Fiscal year 2000-01 has been a year of fortunes for the Indian telecommunication sector. After having tasted the ‘success’ of previous policies, the Ministry of Telecommunication was forced to take immediate steps to improve the national telecom infrastructure in 2001. The emergence of the software sector and the consequent need for higher bandwidth and unlimited competition across the segments have yielded promising results. Notably the last-mile connectivity or the basic telephony segment has come out leaps and bounds.
The government of India framed the first National Telecom Policy (NTP) in 1994 with the primary objective of improving tele-density (which was less than 1%), ensuring better rural connectivity, expanding infrastructure to cater to more customer categories and to increase foreign direct investment inflow in the sector. As a first step, NTP-94 opened up the basic telephony segment for private players and licenses for 6 circles were awarded.
But the private players started providing services only from the fag end of FY97. The reasons are two fold. One, since there was limited competition, license fee was at astronomical levels and telecom equipment was cost due to stiff customs duty. Two, players did not have access to cheap funds, which was a major constraint in setting up networks to provide basic services. As a result, none of the players showed hurry in starting services.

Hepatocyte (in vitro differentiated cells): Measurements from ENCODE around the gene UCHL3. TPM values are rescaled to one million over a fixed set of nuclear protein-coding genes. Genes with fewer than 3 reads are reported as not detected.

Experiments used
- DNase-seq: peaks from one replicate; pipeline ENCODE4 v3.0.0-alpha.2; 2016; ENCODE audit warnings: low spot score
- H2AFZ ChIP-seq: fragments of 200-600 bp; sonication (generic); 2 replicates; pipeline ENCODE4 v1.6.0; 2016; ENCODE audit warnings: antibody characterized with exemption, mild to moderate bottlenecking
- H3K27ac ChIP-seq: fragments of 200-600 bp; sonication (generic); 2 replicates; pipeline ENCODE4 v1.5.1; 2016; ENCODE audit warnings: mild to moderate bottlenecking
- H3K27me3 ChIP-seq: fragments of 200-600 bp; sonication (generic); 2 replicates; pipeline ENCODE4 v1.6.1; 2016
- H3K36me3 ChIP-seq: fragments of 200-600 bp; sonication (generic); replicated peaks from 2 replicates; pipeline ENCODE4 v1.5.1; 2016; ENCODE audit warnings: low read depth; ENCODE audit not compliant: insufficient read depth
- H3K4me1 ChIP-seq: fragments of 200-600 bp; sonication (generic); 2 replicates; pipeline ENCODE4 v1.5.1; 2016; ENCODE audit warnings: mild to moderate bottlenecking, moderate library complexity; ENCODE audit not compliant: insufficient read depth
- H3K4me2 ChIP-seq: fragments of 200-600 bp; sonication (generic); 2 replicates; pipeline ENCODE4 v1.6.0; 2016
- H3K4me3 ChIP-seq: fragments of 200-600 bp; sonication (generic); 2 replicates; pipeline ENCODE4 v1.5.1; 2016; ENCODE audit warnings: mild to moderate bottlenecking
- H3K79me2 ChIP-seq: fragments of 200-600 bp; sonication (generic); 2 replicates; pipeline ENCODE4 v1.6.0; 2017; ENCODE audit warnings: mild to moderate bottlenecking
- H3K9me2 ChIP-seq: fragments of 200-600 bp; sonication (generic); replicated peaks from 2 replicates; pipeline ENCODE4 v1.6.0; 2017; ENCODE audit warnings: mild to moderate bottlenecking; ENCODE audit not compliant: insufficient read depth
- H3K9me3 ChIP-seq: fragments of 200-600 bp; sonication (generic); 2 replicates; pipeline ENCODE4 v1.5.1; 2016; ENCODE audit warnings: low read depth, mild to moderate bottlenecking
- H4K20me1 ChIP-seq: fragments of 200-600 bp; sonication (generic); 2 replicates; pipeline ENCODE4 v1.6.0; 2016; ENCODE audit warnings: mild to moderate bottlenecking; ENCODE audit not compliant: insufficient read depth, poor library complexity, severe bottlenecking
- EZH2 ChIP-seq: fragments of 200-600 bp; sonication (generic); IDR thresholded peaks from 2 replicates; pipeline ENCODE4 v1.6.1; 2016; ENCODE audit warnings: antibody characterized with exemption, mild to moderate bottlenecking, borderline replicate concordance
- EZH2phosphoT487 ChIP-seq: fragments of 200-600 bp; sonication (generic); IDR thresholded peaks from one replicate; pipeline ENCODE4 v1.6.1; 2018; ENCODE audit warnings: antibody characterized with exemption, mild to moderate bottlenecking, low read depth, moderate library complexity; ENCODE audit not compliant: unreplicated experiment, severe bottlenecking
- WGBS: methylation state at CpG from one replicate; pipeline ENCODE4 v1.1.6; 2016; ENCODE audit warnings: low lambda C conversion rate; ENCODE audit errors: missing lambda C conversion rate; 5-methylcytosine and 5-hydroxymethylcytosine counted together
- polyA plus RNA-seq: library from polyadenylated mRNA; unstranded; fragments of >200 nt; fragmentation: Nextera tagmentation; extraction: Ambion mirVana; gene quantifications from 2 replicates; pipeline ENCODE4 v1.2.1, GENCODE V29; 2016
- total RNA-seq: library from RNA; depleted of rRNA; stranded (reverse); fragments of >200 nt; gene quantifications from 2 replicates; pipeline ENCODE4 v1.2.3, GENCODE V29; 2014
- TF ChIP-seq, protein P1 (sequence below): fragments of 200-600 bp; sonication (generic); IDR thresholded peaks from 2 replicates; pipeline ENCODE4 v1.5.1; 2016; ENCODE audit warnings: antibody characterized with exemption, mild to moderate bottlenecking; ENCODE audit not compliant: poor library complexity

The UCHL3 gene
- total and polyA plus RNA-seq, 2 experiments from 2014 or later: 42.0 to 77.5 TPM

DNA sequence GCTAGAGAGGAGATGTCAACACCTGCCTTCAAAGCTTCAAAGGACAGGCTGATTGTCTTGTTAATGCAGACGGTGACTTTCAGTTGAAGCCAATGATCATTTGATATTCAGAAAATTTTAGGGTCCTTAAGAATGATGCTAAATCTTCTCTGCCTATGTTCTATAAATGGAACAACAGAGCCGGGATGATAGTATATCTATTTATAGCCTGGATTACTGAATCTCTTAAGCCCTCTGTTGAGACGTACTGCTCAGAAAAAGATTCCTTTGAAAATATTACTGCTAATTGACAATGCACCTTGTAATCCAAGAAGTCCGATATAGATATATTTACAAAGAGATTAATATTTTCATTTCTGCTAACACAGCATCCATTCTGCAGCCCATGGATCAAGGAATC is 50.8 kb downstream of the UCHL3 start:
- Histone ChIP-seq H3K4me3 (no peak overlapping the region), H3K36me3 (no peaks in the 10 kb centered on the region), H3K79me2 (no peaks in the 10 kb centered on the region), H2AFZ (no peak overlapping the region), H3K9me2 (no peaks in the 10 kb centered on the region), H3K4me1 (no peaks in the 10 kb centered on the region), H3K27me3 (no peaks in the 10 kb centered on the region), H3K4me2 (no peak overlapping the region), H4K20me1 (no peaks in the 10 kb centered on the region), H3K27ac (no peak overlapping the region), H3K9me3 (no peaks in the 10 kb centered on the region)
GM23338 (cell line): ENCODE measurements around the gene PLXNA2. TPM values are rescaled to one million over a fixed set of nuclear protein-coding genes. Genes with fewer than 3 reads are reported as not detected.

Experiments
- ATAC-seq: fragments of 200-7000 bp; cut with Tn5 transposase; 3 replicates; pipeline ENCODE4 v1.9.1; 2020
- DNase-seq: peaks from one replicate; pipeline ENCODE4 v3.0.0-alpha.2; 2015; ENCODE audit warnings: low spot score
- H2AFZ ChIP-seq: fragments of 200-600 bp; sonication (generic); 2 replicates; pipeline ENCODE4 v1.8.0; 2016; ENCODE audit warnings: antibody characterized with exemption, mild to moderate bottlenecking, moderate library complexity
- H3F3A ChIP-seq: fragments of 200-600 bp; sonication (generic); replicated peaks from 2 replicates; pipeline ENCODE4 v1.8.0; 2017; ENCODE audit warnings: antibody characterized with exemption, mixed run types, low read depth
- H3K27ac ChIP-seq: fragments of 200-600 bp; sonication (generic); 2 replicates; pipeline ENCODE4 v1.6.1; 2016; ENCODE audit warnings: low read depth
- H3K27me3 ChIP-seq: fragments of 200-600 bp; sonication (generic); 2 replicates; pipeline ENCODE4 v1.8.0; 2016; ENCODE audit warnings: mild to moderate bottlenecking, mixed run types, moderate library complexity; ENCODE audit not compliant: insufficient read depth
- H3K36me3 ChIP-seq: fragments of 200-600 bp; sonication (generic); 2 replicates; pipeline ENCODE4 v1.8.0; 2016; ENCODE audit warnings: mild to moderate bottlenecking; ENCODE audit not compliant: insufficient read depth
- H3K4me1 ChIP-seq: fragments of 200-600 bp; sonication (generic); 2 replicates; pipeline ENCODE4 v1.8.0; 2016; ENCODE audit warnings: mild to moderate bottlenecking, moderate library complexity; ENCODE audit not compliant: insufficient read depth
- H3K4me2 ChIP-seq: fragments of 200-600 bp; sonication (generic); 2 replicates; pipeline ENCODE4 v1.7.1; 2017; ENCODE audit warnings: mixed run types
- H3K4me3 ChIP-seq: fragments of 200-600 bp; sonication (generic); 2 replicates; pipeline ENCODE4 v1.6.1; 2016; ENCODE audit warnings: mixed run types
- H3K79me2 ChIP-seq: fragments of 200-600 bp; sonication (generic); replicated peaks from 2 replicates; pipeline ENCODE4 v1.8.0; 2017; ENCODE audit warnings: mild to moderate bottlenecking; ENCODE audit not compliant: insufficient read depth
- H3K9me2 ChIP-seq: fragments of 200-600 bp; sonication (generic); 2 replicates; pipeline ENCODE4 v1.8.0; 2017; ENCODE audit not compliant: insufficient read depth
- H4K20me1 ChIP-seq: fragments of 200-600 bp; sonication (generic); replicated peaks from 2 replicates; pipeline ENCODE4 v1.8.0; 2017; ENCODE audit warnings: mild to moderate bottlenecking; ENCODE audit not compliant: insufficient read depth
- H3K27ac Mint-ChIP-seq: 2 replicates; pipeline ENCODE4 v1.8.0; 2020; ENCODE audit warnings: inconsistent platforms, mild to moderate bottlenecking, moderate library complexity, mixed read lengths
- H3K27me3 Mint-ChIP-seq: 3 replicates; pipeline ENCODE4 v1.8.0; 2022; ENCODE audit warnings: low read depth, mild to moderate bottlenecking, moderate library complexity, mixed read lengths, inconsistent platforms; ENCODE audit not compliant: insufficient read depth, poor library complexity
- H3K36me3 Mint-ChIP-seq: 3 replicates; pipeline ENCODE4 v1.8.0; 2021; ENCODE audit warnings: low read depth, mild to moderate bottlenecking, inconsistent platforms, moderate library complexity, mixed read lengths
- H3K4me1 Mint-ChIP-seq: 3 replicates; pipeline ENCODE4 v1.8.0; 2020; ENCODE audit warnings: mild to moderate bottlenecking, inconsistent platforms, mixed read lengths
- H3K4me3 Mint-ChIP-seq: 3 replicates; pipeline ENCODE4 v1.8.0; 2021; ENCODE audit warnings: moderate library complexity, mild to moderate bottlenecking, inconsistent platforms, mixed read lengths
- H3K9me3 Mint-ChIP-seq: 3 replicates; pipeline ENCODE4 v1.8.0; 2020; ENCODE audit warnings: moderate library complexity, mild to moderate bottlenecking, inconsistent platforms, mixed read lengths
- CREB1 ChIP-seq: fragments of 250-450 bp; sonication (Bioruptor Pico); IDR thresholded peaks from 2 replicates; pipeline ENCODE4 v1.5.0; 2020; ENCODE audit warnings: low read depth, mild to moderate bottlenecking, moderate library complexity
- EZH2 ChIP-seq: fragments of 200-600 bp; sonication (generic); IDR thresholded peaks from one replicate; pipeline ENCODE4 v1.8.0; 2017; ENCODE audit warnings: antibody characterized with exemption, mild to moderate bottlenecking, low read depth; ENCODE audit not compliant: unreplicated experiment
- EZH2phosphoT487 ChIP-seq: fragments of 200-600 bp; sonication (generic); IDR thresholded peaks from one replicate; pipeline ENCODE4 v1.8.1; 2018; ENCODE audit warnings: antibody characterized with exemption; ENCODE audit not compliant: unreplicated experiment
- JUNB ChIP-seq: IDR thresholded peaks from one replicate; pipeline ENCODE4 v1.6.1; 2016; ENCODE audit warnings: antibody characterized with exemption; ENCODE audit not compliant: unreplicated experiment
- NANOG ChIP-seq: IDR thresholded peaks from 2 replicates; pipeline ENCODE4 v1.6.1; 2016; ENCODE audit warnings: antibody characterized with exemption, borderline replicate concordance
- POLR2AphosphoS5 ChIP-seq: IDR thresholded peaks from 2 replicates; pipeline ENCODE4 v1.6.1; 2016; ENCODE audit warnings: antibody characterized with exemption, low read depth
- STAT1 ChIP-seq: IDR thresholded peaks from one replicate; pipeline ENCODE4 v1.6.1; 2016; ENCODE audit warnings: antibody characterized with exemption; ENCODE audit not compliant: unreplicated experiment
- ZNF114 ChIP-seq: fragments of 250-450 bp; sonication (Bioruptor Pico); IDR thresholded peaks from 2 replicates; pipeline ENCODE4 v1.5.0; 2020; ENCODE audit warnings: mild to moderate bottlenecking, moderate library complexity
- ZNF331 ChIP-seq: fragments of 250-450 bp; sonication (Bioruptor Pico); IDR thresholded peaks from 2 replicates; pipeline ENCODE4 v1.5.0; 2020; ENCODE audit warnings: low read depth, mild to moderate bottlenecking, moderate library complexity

With just public sector undertakings like Department of Telecommunication (DoT), Mahanagar Telephone Nigam Limited (MTNL) and Videsh Sanchar Nigam Limited, tele-density as well as communication infrastructure hardly improved between 1994-1999. Telephone on demand and rural connectivity was a distant dream. But the only silver lining was the fall in waiting list from as high as 30% in FY94 to almost zero percent currently.
But before going into NTP-99, a brief look at the state of basic telecom segment would reveal why tele-density hardly improved. DoT is a pan-India Basic Service Provider (BSP) except Mumbai and Delhi, where MTNL was given defacto license for basic telecom services in FY86. These two companies were monopoly in their circles and one knows what happens if a public sector undertaking (PSU) has a monopoly. Both these PSUs lacked aggressiveness and the service levels remained in a dismal state.